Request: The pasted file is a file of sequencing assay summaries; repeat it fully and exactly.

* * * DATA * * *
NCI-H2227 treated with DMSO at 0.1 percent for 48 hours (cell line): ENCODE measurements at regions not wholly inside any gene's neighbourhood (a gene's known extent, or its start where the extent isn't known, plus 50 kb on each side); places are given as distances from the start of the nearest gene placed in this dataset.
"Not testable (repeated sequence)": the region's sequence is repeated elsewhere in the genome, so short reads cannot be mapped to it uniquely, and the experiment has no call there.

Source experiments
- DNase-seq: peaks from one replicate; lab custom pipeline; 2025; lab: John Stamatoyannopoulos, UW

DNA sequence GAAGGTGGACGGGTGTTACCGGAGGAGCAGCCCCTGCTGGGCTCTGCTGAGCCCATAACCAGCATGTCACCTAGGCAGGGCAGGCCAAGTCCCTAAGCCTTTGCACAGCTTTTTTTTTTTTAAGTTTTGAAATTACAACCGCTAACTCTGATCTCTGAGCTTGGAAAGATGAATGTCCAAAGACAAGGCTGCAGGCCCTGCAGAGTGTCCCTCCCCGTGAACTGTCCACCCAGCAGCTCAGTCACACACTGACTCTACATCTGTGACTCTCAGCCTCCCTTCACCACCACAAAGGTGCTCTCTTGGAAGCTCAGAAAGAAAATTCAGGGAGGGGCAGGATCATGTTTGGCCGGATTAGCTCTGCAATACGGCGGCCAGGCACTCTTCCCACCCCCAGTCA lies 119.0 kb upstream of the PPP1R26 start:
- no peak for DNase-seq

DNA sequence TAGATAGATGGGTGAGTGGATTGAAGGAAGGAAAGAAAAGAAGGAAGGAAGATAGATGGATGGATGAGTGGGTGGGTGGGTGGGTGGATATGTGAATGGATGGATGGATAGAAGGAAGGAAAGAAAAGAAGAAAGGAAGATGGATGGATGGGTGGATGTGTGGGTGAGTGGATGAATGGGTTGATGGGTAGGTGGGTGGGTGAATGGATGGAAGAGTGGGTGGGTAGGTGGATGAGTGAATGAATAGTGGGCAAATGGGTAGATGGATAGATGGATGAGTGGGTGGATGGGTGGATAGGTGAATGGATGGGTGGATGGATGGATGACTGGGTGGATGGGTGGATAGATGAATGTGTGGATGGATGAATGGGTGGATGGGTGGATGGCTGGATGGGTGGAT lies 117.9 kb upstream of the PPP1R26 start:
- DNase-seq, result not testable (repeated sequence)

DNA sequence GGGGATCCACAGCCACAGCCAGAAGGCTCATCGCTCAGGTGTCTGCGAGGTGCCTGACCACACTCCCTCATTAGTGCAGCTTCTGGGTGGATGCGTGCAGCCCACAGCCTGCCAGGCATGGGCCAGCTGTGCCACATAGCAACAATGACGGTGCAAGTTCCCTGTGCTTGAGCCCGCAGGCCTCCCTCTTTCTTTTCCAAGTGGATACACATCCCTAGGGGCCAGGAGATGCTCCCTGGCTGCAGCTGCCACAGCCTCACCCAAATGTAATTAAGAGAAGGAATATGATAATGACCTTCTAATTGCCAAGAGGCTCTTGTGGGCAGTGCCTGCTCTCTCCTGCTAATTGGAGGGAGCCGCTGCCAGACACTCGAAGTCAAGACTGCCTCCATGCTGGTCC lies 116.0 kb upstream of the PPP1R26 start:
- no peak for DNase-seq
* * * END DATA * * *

NCI-H2227 treated with DMSO at 0.1 percent for 48 hours (cell line): ENCODE measurements at regions not wholly inside any gene's neighbourhood (a gene's known extent, or its start where the extent isn't known, plus 50 kb on each side); places are given as distances from the start of the nearest gene placed in this dataset.
"Not testable (repeated sequence)": the region's sequence is repeated elsewhere in the genome, so short reads cannot be mapped to it uniquely, and the experiment has no call there.

Source experiments
- DNase-seq: peaks from one replicate; lab custom pipeline; 2025; lab: John Stamatoyannopoulos, UW

DNA sequence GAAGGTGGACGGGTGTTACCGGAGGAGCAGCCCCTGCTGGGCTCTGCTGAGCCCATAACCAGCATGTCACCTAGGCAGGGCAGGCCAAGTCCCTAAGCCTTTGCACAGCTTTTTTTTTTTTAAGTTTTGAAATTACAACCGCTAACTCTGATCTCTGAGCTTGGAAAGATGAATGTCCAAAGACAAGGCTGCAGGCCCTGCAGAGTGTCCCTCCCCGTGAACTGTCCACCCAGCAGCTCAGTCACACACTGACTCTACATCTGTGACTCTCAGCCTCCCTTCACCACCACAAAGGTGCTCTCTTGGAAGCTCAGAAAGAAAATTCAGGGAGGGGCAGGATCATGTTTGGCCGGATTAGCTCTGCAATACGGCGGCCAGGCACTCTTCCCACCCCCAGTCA lies 119.0 kb upstream of the PPP1R26 start:
- no peak for DNase-seq

DNA sequence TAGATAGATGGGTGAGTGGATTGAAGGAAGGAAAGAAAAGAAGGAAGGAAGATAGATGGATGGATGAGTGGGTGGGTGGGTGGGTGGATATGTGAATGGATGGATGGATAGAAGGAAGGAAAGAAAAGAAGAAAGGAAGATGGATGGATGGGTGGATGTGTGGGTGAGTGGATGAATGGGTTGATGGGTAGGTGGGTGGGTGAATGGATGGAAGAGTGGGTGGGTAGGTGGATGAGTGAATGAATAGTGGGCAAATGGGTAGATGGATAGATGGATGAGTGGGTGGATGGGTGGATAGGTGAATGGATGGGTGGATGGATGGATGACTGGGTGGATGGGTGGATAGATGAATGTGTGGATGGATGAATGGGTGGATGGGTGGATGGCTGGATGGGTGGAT lies 117.9 kb upstream of the PPP1R26 start:
- DNase-seq, result not testable (repeated sequence)

DNA sequence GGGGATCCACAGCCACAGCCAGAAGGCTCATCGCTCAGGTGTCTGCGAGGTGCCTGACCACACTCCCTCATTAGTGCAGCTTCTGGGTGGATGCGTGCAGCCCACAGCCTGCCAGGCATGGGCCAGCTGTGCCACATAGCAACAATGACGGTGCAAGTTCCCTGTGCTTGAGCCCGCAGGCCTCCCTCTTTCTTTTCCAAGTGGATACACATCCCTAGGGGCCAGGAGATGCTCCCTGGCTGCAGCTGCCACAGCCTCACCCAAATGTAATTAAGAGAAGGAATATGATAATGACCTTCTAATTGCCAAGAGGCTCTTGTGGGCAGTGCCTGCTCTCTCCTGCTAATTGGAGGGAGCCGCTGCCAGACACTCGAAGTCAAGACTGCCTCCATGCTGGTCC lies 116.0 kb upstream of the PPP1R26 start:
- no peak for DNase-seq